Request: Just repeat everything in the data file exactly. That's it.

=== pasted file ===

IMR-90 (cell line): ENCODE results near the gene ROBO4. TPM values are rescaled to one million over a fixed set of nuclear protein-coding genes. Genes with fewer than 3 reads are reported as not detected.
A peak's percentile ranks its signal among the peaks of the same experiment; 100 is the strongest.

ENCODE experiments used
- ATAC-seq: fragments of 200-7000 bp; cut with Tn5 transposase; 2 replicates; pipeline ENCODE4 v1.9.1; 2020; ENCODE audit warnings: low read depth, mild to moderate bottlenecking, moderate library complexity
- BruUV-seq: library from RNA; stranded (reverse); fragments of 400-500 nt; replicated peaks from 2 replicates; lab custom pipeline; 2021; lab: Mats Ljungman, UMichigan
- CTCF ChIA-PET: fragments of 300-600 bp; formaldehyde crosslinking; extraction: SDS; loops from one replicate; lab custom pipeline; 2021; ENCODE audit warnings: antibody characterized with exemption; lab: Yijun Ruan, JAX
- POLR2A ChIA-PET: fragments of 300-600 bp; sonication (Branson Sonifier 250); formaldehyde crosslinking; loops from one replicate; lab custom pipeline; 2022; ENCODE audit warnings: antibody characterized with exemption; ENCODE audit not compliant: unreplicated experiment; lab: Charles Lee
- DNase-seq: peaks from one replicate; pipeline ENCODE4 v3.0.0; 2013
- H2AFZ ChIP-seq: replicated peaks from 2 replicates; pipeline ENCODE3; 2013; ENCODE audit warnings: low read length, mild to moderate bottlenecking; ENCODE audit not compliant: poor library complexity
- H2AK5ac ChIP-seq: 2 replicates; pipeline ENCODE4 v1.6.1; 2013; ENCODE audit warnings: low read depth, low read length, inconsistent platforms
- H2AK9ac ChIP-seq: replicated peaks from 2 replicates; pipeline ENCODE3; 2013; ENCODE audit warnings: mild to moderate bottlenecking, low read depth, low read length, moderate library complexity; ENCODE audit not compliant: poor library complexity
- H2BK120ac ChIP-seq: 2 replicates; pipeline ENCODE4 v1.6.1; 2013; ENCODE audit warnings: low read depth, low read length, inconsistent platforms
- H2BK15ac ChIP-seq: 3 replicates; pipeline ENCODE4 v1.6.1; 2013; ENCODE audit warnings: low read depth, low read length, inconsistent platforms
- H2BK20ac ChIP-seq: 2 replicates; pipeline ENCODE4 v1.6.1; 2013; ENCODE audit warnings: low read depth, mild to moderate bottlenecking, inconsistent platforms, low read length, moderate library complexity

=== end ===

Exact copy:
IMR-90 (cell line): ENCODE results near the gene ROBO4. TPM values are rescaled to one million over a fixed set of nuclear protein-coding genes. Genes with fewer than 3 reads are reported as not detected.
A peak's percentile ranks its signal among the peaks of the same experiment; 100 is the strongest.

ENCODE experiments used
- ATAC-seq: fragments of 200-7000 bp; cut with Tn5 transposase; 2 replicates; pipeline ENCODE4 v1.9.1; 2020; ENCODE audit warnings: low read depth, mild to moderate bottlenecking, moderate library complexity
- BruUV-seq: library from RNA; stranded (reverse); fragments of 400-500 nt; replicated peaks from 2 replicates; lab custom pipeline; 2021; lab: Mats Ljungman, UMichigan
- CTCF ChIA-PET: fragments of 300-600 bp; formaldehyde crosslinking; extraction: SDS; loops from one replicate; lab custom pipeline; 2021; ENCODE audit warnings: antibody characterized with exemption; lab: Yijun Ruan, JAX
- POLR2A ChIA-PET: fragments of 300-600 bp; sonication (Branson Sonifier 250); formaldehyde crosslinking; loops from one replicate; lab custom pipeline; 2022; ENCODE audit warnings: antibody characterized with exemption; ENCODE audit not compliant: unreplicated experiment; lab: Charles Lee
- DNase-seq: peaks from one replicate; pipeline ENCODE4 v3.0.0; 2013
- H2AFZ ChIP-seq: replicated peaks from 2 replicates; pipeline ENCODE3; 2013; ENCODE audit warnings: low read length, mild to moderate bottlenecking; ENCODE audit not compliant: poor library complexity
- H2AK5ac ChIP-seq: 2 replicates; pipeline ENCODE4 v1.6.1; 2013; ENCODE audit warnings: low read depth, low read length, inconsistent platforms
- H2AK9ac ChIP-seq: replicated peaks from 2 replicates; pipeline ENCODE3; 2013; ENCODE audit warnings: mild to moderate bottlenecking, low read depth, low read length, moderate library complexity; ENCODE audit not compliant: poor library complexity
- H2BK120ac ChIP-seq: 2 replicates; pipeline ENCODE4 v1.6.1; 2013; ENCODE audit warnings: low read depth, low read length, inconsistent platforms
- H2BK15ac ChIP-seq: 3 replicates; pipeline ENCODE4 v1.6.1; 2013; ENCODE audit warnings: low read depth, low read length, inconsistent platforms
- H2BK20ac ChIP-seq: 2 replicates; pipeline ENCODE4 v1.6.1; 2013; ENCODE audit warnings: low read depth, mild to moderate bottlenecking, inconsistent platforms, low read length, moderate library complexity